An Absent Tale – I need to untangle this book and I think the only way to do it is to rewrite it from scratch which I hate doing but its not worth the time to pull apart and rebuild in its current structure, and I want it to be as good a book as Behind the Veil.
One with Hate – If you’ve read One with Rage you’ll know there are a few character that have potential and I intend to focus on the hate fuelled apathy of Giselle and the only person who can read her thoughts and not be afraid, Saul. (For anyone waiting for Ayre and Meyrick to get there moment, too bad, cause Ayre’s not about to open herself to Meyrick only to be left behind).
Butterfly’s Kiss – A fantasy story about the deception of good and evil and all the shades of grey in between.
A Girl of Gremlins and Gargoyles – Honestly if you’re still reading and having figured out my muse is a little bitch this is your clue because I have no idea what this book is about except the title, and a girl who’s ugly without and beautiful within.
This leaves me with three books open for the year, and I like to work on books that inspire me on a moment to moment basis, and I found that though they take a fair amount of polishing they are much better off for the story being fast paced and exciting, full of twists and turns and moments of delight. But that’s just my sadistic side torturing the characters.
If you’ve come with me this far thank you.
Whether it was reading this post, following me all year, or just being one of the many I will never be able to thank enough for your support.
I did interviews, book tours, and reviews of trad and indie books all year.
Next year I plan to keep doing that, but also have a mailing list and a Patreon site to help with the editing fees, and maybe, one day, go back to the story that called to me as a writer.
May 2019 have its silver lining, and 2020 be a rainbow infused sunset of delight and hope.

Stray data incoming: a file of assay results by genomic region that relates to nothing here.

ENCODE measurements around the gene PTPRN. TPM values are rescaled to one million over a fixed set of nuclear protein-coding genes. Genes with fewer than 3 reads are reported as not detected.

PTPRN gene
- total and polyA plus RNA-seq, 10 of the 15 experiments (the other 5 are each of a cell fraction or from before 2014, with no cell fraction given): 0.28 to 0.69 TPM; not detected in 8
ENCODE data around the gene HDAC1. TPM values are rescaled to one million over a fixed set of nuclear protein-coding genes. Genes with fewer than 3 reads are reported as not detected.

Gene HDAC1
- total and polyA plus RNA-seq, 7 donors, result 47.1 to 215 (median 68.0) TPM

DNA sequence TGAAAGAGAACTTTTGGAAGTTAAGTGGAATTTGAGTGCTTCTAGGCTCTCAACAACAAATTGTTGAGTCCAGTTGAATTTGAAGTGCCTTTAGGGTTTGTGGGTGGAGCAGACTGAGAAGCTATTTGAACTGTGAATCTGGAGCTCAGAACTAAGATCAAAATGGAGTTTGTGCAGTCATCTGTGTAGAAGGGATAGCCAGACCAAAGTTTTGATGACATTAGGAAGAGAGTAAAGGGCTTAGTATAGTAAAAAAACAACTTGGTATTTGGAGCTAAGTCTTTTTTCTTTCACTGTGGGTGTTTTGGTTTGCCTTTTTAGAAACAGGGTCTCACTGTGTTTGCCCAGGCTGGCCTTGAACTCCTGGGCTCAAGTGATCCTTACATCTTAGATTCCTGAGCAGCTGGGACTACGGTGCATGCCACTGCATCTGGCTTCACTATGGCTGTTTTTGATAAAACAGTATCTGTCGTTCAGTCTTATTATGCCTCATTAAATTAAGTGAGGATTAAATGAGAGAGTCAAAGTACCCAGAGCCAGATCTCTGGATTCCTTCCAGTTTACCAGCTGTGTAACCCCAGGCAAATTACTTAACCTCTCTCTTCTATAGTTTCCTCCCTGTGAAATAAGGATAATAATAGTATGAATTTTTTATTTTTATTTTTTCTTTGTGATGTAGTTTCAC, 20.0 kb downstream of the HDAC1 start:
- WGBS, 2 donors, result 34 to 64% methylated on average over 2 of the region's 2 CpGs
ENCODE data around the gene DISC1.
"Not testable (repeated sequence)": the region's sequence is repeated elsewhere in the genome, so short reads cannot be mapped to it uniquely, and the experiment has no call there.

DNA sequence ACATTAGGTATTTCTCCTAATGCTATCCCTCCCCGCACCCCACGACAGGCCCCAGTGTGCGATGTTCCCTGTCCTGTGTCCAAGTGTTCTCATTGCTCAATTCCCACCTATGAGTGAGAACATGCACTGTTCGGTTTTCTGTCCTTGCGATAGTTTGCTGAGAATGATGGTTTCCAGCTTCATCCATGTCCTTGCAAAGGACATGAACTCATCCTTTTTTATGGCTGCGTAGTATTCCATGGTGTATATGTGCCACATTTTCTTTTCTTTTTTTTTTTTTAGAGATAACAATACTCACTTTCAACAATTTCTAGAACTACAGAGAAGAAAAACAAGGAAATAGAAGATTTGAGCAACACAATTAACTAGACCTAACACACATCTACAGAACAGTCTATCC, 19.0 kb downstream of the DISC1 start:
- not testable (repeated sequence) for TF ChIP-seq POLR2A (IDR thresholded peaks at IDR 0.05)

I’ve been trying to find ways to fill in the time while we watch and wait for the fires.
I’ve written a short story to help relay the events of the last few days and how it feels now, on New Years Eve, waiting for the weather to cool and the fires to fade.
I’m safe, everyone I know is safe. But that doesn’t take away the fear.
The Water Tower
A wall of smoke into NSW waited for us.
“Maybe it’ll clear over the mountains.”
I looked at my husband. “Maybe.”
The thick cloying smoke that swallowed cars on the highway in front of us was a nuisance, filling the filters with smoke and stinging eyes. The pollution from the Sydney fires hadn’t reached Victoria yet but there was hope on the coast things would be cool. I was determined to have my holiday.
“Look it’s clearer through the mountains,” I said hours later, as we wended our way out the other side of Tumbarumba and through the Kosciuszko national park.
“We’ll still be able to enjoy the holiday,” my husband said, and we checked on the dogs in the back who were ready to be out of the car after the eight-hour drive, with still two more to go.
Down through Cooma the skies cleared, and in a moment of relief we were at my parents in Bega.
“Hullo! Don’t mind the dog weeing, she’s just excited to see you.”
“Oh, Lily,” my mother chides, “thanks for doing that on my shoe.”
“She just likes you,” my husband laughs as we unpack and set up the tent.
“Glad to see it isn’t too bad here,” I say as we settle down for a tea. “It was awful on the other side of the Kosciuszko’s.”
“Oh, it gets smoky here too,” Dad said. And it did.
“That’s just ghastly,” I said, spanning my camera across the smoke drenched hills tainting my holiday with their tang.
“Bega hasn’t been that great,” Mum said. “It was clearer before, but we’ve had few good days.”
We talk about the fires. Its okay. They’re far away.
I envy you guys your summer weather! My editor tweeted to me and I chuckle and go outside and take a picture.
Not that great, the smoke from the fires are awful! I send him the picture and he send me a grimace.
That doesn’t look very nice.
Nope, I replied. I’m tracking how thick it gets by those hills and that water tower, its not great but we’ve got air con and whiskey, we’ll survive. The tower has been my gage on smoke thickness, as long as we can see the tower its unpleasant but not too bad.
That afternoon we lost sight of the water tower, but it came back. It was fine.
“I’m going to the chemist,” my husband said, keys in hand.
“What’s wrong?” I asked.